So brutal was the storm that 50 years later, Increase Mather wrote simply, "I have not heard of any storm more dismal than the great hurricane which was in August 1635." His father, the Rev. Richard Mather, was aboard one of the ships nearly sunk at sea by the ferocious weather - but he survived, along with about 100 other passengers.

Others were less fortunate.

The Rev. Anthony Thacher, his cousin and their two families were headed by boat on a short swing from Ipswich to Marblehead. The fast-moving storm smashed their craft on the rocks, dooming all aboard except for the preacher and his wife, who somehow survived the storm as 21 others perished.

"Before daylight, it pleased God to send so mighty a storm as the like was never felt in New England since the English came there nor in the memories of any of the Indians," Thacher wrote in a letter home to his brother.

Thacher's Island and Avery's Rock - named for his late cousin Joseph Avery - remain as geographic reminders of the storm and its toll.

Coch said the most interesting news about the hurricane, more than 350 years later, is that storms can often follow the same track. And just a minuscule shift of the storm's movement in the area of North Carolina - "a fraction of a degree" - could send a hurricane up through Providence and right into Boston, the professor said.

"We could have a catastrophic situation with national repercussions," said Coch. "If the track of a future moves 25 miles to the west of the `Colonial Hurricane,' the dangerous right side could pass right over Boston and Providence. That's why we study old hurricanes in the Northeast."

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61. Skyepony (Mod)
6:25 PM GMT on November 28, 2006

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60. Skyepony (Mod)
6:17 PM GMT on November 28, 2006
My guess is we will see a landfall...what ya think 23?
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59. hurricane23
1:15 PM EST on November 28, 2006
Good afternoon,

Just taking a look at what is a power typhoon in the makings with Durian.Current winds are at 65kts with a central pressure of 976mb.

Infrared shot...

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58. Skyepony (Mod)
6:13 PM GMT on November 28, 2006
surface map
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56. Skyepony (Mod)
4:13 PM GMT on November 28, 2006
28/1433 UTC 12.5N 130.7E T4.0/4.0 DURIAN
28/0833 UTC 11.6N 132.2E T4.0/4.0 DURIAN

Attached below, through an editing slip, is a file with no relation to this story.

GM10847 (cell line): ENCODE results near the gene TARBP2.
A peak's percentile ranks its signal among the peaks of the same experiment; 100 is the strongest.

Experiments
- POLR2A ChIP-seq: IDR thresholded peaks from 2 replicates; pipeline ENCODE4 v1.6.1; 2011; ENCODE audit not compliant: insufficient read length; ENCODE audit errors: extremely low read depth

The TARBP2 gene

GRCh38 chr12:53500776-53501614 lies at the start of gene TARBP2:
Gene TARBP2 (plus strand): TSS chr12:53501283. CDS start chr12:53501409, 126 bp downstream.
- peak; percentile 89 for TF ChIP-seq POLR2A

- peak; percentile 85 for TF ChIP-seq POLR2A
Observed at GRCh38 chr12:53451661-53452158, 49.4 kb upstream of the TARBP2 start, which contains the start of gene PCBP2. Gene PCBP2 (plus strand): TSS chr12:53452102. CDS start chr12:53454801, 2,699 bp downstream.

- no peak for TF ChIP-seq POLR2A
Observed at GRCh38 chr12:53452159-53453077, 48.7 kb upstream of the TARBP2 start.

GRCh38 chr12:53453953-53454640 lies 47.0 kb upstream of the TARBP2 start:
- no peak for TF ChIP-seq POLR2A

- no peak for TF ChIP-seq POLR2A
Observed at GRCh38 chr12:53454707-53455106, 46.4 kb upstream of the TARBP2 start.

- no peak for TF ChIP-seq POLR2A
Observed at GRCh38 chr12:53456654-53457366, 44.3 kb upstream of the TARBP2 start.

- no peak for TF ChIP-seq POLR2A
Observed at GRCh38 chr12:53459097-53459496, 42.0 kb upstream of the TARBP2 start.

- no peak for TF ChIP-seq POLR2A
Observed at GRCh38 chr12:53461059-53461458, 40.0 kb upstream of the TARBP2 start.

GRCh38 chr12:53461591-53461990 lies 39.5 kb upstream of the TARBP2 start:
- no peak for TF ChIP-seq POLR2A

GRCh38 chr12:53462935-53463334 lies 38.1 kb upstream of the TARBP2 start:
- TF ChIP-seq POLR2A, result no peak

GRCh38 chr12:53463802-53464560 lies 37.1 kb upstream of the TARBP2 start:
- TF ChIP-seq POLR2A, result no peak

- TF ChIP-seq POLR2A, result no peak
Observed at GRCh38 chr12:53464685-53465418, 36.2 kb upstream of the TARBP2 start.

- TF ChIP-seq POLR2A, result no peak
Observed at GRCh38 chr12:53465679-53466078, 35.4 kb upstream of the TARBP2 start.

28/0233 UTC 11.4N 134.1E T3.5/3.5 DURIAN
27/2033 UTC 11.3N 135.7E T3.0/3.0 DURIAN
27/1433 UTC 10.9N 136.6E T3.0/3.0 DURIAN
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55. Skyepony (Mod)
4:07 PM GMT on November 28, 2006
They gave Durian a floater~
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54. Skyepony (Mod)
4:01 PM GMT on November 28, 2006
The Central Atlantic gale~

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53. Gatorgrrrl
2:49 PM GMT on November 28, 2006
physics update:

#4 Hurricanecrab...extra credit for knowing the physics term...
#5 ricderr...partial extra credit.
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49. Gatorgrrrl
2:05 PM GMT on November 28, 2006
Physics question coming right up...give me a minute!!
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48. HadesGodWyvern (Mod)
4:42 PM JST on November 28, 2006
The RSMC La Reunion now forecasts 93S to become a "forte tempete tropicale" with between about 45-60 knots sustained winds before landfall near Mozambique.. sounds like a strong "Tropical Storm Anita".
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47. Skyepony (Mod)
3:07 AM GMT on November 28, 2006
Global SST
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46. Skyepony (Mod)
3:06 AM GMT on November 28, 2006
Yeah, that certainly made a comeback over last night.
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45. HadesGodWyvern (Mod)
12:02 PM JST on November 28, 2006
Southwest Indian Ocean cyclone is expected in 48 hours. First name of the southwest indian ocean is Anita.
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43. CAPFlyer
2:28 AM GMT on November 28, 2006
We're not. This just isn't the place for it. This is a blog about active tropical systems, not global warming. Take the debate on global warming to your own blog and debate it there.
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38. TyphoonHunter
1:41 AM GMT on November 28, 2006
JMA still going for hit on central Luzon area. They have upped their max intensity forecast to 75kts now (10 min average.)
6:55 PM EST on November 27, 2006
Thanks Michael
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6:23 PM EST on November 27, 2006
Noticed that the link to the JTWC on the WU tropical page is to http://www.npmoc.navy.mil/jtwc.html
but it has been moved to http://metocph.nmci.navy.mil/jtwc.html
I did not see an appropriate WU email address for a heads-up. Can someone forward this? Thanks
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32. hurricane23
6:38 PM EST on November 27, 2006
Upper-level winds are very fast in the central atlantic and significant development of any kind is highly unlikely.

Here is a visible pic of the non-tropical gale...

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31. Skyepony (Mod)
10:40 PM GMT on November 27, 2006
Maybe they mentioned it because their probibility map was getting over excited...
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Dr. Masters co-founded wunderground in 1995. He flew with the NOAA Hurricane Hunters 1986-1990. Co-blogging with him: Bob Henson, @bhensonweather